It can be difficult to know where to start when it comes to implementing an effective estate plan that reflects your wishes and protects the interests of your loved ones.
It is important that you get it right and in order to help you do so, we’ve outlined below 5 common estate planning mistakes for you to avoid.
1. Failing to make an estate plan
A common misconception is that you don’t need an estate plan if you don’t have significant wealth. This is simply not the case.
Regardless of your personal and financial circumstances, you should have in place an estate plan that ensures:
- you are looked after during your lifetime;
- your wishes can be easily carried out after your death; and
- the interests of your beneficiaries are protected.
A good estate plan can, at the very least, provide you with peace of mind that your loved ones will be looked after when you’re gone, and that the process of administering your estate will be as stress free for them as possible.
Generally, your estate plan should comprise of a Will, an Enduring Power of Attorney, an Appointment of Medical Treatment Decision Makers, and a suite of other documents that deal with each of your assets.
2. Failing to consider asset ownership
When conducting your estate planning, you need to consider and identify each of your assets, as well as the ownership of those assets. The way each asset is owned will have an effect on whether it will be an “estate asset” to be distributed by your Will or not.
For example, where an asset is held by you in a joint tenancy with another (or others), your interest will pass directly to any surviving joint tenant upon your death. In such a case, the asset is not an estate asset and your Will will not deal with it. Your interest in any asset held by you as a tenant in common, however, will pass to your estate on your death and is dealt with by your Will.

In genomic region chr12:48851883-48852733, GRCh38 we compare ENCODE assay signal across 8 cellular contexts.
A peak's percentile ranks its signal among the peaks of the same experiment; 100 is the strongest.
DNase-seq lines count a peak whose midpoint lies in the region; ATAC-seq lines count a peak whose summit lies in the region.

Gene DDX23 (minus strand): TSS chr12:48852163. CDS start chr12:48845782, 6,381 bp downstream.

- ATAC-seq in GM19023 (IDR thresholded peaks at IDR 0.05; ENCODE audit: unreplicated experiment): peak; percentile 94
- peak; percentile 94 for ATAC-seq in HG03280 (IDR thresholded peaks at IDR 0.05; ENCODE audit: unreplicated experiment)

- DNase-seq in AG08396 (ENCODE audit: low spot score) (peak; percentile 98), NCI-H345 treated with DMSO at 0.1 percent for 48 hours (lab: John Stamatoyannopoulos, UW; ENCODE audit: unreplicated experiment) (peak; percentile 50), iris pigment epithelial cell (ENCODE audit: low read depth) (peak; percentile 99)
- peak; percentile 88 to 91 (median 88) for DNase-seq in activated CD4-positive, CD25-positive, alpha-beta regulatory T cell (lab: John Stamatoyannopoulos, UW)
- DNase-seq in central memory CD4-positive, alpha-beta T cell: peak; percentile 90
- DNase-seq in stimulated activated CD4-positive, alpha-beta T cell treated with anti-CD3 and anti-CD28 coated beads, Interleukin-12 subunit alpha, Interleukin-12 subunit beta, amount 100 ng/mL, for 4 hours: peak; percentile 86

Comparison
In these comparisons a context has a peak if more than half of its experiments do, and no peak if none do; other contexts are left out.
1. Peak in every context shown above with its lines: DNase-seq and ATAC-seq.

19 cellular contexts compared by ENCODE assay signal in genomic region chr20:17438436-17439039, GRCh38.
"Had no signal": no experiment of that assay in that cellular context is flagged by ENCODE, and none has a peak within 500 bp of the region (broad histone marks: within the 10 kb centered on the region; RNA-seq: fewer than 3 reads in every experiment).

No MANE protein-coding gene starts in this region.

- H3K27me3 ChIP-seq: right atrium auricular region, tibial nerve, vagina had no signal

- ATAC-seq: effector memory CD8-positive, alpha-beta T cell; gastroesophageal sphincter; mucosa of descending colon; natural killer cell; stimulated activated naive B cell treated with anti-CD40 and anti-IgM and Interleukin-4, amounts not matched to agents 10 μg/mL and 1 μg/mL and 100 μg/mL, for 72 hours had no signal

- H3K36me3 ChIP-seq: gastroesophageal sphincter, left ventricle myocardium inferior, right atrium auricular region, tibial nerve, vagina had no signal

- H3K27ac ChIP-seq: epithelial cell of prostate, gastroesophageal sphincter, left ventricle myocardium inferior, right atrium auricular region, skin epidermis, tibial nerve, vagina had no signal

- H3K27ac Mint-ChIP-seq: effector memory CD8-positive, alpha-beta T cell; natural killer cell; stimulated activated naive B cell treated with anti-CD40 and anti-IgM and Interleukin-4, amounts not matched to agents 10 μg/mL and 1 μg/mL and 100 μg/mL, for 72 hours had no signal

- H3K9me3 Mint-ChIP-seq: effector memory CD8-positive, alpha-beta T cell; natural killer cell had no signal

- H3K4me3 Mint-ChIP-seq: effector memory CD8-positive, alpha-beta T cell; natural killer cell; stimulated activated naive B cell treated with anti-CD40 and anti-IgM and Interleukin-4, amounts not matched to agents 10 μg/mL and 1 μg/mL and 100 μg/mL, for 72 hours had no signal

Understanding the ownership of your assets when considering your estate planning is important so you can make sure you provide for your loved ones adequately in the way you intend and so you can deal with the assets as you wish.
3. Failing to consider tax implications
Australia, unlike many countries, does not have an “inheritance tax”. That is, there is no direct taxes on a deceased estate. However, that does not meant that your estate will not be subject to any tax at all. The way in which you distribute your assets may have other tax implications that effect your beneficiaries such as Capital Gains Tax (CGT) from the sale of assets as well as their income tax liabilities.
There are ways to structure your estate plan in order to minimise taxes.
4. Failing to consider superannuation
Your superannuation is likely to be a significant asset in your asset pool. It is important to understand that superannuation is not automatically included as part of your estate assets and as such, it may not be automatically distributed in accordance with your Will.
In Australia, all superannuation funds are held on trust by the relevant superfund trustee, who will decide who will receive your benefit after your death, unless you complete a Binding Death Benefit Nomination (BDBN).
A BDBN is a document that outlines your wishes in respect of who should receive the benefit of your superannuation after your death. A BDBN imposes an obligation on the trustee to pay your death benefit as you nominate, as opposed to exercising their own discretion.
For more information on things to consider when completing a BDBN, please see our article “Have you considered your superannuation when reviewing your estate planning?”
5. Failing to update your estate plan
Finally, once you have completed your estate plan, you need to ensure that it is regularly reviewed and kept up to date, especially when your circumstances and priorities and those of your beneficiaries, may change.
If you fail to review and make revisions, your estate plan may not reflect your wishes as at when you pass away.
If you need assistance with your estate planning, please contact Kimi Shah.